Effect of Perceived Control on Quality of Life in Indigent Adults With Type 2 Diabetes

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To examine the relationship between perceived control of diabetes and physical and mental health components of quality of life in indigent adults with diabetes.


The primary variables, perceived control of diabetes and quality of life, were evaluated among 188 patients from a low-income clinic located at an academic medical center. Over a 12-month period, consenting subjects completed the surveys to assess perceived control of diabetes and health-related quality of life. Sociodemographic factors (age, gender, race/ethnicity, income, education, employment, marital status, and insurance status) were collected as well as clinical factors like comorbid conditions and use of insulin therapy. Multiple linear regression models were used to assess the independent association of perceived control on quality of life.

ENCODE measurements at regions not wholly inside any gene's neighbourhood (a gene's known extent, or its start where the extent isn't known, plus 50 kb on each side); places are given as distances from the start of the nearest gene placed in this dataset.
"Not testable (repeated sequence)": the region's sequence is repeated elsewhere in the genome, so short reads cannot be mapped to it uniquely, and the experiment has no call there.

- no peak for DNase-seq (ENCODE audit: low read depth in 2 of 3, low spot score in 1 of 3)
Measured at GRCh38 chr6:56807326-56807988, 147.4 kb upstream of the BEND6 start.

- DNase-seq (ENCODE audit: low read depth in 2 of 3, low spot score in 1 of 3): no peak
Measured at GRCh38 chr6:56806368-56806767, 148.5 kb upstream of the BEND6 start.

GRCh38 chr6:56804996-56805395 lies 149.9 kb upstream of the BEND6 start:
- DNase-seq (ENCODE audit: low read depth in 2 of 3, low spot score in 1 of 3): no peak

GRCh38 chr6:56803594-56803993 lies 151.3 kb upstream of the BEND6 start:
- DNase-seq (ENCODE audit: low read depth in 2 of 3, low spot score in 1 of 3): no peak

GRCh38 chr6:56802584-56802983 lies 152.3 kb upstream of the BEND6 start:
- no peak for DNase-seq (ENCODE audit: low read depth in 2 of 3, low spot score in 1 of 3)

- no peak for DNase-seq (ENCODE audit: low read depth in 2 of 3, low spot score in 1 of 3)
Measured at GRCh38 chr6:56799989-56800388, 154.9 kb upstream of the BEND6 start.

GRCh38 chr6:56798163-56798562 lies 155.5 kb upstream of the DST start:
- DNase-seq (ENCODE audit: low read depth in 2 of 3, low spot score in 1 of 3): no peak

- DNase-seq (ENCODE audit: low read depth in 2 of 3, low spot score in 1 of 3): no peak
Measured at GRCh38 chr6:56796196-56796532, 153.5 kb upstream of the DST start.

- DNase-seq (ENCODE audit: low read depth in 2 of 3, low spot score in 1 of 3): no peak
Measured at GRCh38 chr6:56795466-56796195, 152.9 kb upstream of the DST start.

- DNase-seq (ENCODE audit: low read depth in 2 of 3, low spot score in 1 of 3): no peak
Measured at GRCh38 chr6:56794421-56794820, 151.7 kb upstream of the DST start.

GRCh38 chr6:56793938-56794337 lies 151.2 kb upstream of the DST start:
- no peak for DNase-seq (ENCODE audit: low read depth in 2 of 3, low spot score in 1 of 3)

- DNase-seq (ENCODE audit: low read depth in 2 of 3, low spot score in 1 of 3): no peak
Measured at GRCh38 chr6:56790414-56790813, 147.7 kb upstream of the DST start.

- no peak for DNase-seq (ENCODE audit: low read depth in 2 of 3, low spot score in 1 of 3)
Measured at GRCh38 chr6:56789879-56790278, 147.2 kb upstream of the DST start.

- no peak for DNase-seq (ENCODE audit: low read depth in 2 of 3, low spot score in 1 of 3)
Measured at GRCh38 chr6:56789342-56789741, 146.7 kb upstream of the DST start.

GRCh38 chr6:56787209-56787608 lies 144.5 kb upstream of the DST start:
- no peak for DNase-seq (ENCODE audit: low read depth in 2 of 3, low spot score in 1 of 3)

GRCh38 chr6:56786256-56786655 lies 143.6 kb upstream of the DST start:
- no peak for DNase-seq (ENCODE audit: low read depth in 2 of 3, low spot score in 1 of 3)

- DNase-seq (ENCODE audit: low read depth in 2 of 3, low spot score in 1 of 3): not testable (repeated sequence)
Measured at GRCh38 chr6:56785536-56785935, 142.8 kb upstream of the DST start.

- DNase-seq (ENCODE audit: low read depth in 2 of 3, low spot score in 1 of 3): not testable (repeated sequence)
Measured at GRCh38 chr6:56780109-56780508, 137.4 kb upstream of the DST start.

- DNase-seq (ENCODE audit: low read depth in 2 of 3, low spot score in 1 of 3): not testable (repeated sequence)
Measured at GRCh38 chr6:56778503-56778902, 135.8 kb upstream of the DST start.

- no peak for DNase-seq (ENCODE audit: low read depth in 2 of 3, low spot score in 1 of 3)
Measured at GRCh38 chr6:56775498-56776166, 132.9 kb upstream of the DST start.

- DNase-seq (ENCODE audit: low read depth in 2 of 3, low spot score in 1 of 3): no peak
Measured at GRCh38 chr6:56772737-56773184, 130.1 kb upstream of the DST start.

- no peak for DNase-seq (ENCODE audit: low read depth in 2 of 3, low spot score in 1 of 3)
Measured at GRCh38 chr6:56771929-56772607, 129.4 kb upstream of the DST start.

The sample largely comprised middle-aged women with diabetes, a majority being black; nearly two-thirds had at least a high school education and almost three-quarters were unemployed. Mean quality of life scores were generally below national population means. Correlation results indicated a positive relationship between perceived control and both physical and mental quality of life. Regression results supported the positive association between perceived control and quality of life, even when controlling for sociodemographics and comorbidity in the final model.


Increasing perceived control, perhaps by a combination of education and skills building (ie, self-efficacy), will result in higher perceived quality of life (QOL) among disadvantaged populations with diabetes.

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